Concussions: Resources and Supports on Campus

About Concussions

What is a concussion?

A concussion is a brain injury that cannot be seen on routine x-rays, CT scans or MRIs. Any blow to the head, face or neck, or a blow to the body that jars the head, could cause a concussion.
A concussion may start to improve within 10-14 days, but may last longer. If you have had a concussion before, you may take longer to heal the next time.

What are the symptoms of a concussion?

Symptoms of a concussion can appear immediately or a few days after the impact. Concussions can appear as a variety of symptoms, and each person might experience concussion in a different way. It is typical to experience one or more of the following symptoms:

Red Flag Symptoms

If any red flag symptoms are present, get medical help immediately. Red Flag symptoms include:

  • Person complains of neck pain
  • Deteriorating conscious state
  • Increasing confusion or irritability
  • Severe or increasing headache
  • Repeated vomiting
  • Unusual behaviour change
  • Seizure or convulsion
  • Double vision
  • Weakness or tingling / burning in arms or legs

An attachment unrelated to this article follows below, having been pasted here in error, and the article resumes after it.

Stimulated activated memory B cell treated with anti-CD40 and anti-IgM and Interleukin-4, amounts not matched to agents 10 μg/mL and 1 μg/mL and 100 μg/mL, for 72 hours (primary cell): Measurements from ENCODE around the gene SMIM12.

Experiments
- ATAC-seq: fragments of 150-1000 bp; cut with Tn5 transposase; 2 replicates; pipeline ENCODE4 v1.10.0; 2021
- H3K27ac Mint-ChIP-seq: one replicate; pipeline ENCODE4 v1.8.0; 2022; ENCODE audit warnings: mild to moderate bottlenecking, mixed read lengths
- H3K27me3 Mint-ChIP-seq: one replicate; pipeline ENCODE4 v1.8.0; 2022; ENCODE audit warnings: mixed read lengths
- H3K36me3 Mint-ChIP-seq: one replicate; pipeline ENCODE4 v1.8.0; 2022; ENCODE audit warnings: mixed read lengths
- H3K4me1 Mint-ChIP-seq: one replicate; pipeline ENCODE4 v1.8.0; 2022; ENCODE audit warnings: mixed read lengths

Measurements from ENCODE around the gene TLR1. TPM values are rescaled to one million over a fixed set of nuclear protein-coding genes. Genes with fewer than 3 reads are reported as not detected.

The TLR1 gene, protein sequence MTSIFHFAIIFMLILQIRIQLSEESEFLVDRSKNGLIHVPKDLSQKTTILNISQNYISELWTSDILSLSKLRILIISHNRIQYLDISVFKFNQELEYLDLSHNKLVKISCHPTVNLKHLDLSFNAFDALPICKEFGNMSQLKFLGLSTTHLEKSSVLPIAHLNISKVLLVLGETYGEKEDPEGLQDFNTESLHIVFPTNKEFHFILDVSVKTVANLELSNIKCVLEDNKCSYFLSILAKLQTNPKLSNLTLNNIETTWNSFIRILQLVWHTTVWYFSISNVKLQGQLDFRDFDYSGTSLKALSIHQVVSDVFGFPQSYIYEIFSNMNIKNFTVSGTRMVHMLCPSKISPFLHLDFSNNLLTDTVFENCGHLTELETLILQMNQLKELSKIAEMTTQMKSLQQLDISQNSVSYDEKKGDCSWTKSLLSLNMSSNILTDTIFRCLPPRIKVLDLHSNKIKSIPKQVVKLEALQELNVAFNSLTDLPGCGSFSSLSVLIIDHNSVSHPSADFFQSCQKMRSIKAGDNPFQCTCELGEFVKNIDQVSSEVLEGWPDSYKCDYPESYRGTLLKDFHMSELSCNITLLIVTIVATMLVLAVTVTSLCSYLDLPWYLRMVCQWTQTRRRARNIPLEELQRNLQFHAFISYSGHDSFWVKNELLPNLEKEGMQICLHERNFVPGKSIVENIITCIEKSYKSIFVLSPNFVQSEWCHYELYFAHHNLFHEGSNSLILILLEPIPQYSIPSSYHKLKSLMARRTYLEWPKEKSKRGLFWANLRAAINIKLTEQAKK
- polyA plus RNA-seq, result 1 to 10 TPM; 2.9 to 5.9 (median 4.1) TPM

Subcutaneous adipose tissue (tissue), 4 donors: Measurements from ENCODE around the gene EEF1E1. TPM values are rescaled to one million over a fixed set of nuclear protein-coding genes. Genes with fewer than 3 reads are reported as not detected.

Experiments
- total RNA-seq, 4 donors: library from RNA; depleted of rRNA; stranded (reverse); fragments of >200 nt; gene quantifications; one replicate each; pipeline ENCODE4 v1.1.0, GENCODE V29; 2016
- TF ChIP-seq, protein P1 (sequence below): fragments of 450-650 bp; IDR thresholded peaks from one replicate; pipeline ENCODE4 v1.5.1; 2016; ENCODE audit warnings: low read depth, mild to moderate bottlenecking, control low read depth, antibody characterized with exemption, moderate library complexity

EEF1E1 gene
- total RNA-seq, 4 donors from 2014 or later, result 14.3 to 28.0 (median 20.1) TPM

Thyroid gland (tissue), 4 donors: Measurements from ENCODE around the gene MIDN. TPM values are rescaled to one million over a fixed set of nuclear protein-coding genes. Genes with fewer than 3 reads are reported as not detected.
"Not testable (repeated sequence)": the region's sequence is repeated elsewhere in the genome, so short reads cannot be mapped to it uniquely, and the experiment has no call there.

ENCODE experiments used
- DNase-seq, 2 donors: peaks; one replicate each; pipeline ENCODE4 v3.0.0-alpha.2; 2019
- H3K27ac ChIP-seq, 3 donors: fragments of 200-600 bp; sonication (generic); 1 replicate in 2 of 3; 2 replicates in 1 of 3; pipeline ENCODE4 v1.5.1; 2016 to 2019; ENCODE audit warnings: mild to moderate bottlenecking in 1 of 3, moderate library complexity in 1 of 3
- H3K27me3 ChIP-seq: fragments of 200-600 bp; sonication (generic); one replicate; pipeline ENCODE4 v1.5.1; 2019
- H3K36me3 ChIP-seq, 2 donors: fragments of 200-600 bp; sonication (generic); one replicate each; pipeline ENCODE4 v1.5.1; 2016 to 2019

Physical
  • Dizziness
  • Nausea or vomiting
  • “Pressure in the head”
  • Headache
  • Balance problems
  • Sensitivity to light
  • Neck pain
  • Seizure or convulsion
  • Blurred vision
  • Loss of consciousness
Emotional
  • Irritability
  • Nervous or anxious
  • More emotional
  • Feeling like in a “fog”
  • “Don’t feel right”
  • Sadness
Cognitive
  • Sensitivity to noise
  • Feeling slowed down
  • Fatigue or low energy
  • Difficulty remembering
  • Confusion
  • Drowsiness
  • Difficulty concentrating
  • Amnesia
Sleep
  • Insomnia – unable to sleep
  • Poor sleep quality
  • Sleeping too much

 

Information above has been adapted with permission from Parachute Canada